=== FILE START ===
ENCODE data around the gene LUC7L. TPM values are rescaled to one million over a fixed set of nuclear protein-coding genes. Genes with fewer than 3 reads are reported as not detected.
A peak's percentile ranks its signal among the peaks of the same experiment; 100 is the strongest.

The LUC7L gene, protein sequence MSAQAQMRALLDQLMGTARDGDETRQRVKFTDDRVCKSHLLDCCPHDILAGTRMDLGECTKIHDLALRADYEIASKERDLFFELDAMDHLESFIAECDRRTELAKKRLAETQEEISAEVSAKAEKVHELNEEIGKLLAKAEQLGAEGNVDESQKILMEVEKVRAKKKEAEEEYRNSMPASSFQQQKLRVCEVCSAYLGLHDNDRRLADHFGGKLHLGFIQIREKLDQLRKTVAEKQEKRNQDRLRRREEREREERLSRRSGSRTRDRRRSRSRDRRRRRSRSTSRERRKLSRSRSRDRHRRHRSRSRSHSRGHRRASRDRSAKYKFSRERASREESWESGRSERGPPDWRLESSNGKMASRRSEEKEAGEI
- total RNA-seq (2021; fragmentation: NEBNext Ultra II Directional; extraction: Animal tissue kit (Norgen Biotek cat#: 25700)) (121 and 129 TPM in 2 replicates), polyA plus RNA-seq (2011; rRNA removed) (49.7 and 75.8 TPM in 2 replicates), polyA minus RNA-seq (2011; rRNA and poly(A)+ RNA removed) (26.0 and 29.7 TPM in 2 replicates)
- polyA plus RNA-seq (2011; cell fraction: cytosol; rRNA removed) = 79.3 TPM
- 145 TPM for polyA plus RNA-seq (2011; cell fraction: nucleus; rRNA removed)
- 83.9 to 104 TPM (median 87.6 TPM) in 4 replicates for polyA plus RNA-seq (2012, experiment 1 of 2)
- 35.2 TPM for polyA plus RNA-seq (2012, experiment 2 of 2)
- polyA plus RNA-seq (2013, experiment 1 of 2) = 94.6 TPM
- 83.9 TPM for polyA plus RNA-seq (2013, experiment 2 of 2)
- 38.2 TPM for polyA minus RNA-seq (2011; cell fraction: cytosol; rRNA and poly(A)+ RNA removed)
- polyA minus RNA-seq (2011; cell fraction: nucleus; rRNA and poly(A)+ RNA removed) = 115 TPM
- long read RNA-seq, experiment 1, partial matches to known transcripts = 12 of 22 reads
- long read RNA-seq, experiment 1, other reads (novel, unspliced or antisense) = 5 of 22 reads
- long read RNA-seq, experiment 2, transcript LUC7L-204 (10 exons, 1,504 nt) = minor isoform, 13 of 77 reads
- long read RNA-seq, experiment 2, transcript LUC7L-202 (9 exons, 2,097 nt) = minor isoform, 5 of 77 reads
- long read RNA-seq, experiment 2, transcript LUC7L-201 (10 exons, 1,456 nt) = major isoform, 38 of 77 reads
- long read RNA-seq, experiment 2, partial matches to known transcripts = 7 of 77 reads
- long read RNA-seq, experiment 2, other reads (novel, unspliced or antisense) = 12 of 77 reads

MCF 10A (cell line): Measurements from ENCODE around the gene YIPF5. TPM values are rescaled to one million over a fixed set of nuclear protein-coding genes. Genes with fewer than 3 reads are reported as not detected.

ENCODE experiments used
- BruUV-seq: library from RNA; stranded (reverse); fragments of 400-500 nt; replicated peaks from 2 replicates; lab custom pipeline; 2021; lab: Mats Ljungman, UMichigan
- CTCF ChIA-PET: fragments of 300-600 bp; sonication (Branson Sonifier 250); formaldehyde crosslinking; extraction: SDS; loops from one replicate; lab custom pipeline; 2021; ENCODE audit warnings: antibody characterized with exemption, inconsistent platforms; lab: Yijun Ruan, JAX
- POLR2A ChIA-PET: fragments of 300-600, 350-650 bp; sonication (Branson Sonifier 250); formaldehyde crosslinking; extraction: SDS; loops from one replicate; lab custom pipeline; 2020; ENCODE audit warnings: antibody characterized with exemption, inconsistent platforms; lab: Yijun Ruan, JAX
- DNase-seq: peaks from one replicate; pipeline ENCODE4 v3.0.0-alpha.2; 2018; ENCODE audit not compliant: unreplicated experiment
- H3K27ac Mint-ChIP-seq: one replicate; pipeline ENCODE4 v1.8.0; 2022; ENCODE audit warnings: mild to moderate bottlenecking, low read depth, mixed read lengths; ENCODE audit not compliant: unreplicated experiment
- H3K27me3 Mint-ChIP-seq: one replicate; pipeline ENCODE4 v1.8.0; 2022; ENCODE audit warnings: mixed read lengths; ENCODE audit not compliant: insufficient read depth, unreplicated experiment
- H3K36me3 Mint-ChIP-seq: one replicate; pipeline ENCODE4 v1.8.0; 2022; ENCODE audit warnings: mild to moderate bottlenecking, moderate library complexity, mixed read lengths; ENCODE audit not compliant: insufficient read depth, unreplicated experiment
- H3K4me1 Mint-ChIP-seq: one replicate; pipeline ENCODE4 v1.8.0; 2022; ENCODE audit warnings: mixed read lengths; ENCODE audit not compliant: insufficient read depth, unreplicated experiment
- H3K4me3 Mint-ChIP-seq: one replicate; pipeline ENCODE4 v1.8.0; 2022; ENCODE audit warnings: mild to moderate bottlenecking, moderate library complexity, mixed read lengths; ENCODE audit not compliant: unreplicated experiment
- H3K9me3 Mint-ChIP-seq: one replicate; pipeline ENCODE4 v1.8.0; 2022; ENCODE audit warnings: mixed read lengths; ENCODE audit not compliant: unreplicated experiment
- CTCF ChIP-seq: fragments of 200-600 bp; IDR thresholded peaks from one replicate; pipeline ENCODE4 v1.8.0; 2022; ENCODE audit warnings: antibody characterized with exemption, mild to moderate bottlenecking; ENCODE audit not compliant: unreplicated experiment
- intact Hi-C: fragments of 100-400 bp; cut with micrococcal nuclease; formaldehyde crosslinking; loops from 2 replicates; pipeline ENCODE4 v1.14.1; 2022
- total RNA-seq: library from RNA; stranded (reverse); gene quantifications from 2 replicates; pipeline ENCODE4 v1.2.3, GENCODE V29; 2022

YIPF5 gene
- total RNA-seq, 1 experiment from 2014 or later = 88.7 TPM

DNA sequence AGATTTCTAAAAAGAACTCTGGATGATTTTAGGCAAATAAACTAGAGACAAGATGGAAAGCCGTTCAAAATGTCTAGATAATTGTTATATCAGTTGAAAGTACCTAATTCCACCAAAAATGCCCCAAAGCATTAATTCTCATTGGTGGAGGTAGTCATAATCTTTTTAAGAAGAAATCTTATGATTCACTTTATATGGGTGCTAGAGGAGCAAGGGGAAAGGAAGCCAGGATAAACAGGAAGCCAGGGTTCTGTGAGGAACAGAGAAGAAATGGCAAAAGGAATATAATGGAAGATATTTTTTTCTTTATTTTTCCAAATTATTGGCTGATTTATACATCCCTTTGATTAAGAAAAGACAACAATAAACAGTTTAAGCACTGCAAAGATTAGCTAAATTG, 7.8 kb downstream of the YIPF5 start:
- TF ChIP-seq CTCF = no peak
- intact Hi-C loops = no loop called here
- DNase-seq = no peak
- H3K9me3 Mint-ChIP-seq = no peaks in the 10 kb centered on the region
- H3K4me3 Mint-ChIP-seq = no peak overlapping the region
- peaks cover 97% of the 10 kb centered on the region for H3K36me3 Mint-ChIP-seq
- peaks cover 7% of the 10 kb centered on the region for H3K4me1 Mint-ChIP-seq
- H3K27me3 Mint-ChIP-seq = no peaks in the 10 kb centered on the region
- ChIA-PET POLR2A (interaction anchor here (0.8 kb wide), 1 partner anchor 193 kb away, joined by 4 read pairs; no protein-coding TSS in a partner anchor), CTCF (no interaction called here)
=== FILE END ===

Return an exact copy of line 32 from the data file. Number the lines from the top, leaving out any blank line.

- CTCF ChIP-seq: fragments of 200-600 bp; IDR thresholded peaks from one replicate; pipeline ENCODE4 v1.8.0; 2022; ENCODE audit warnings: antibody characterized with exemption, mild to moderate bottlenecking; ENCODE audit not compliant: unreplicated experiment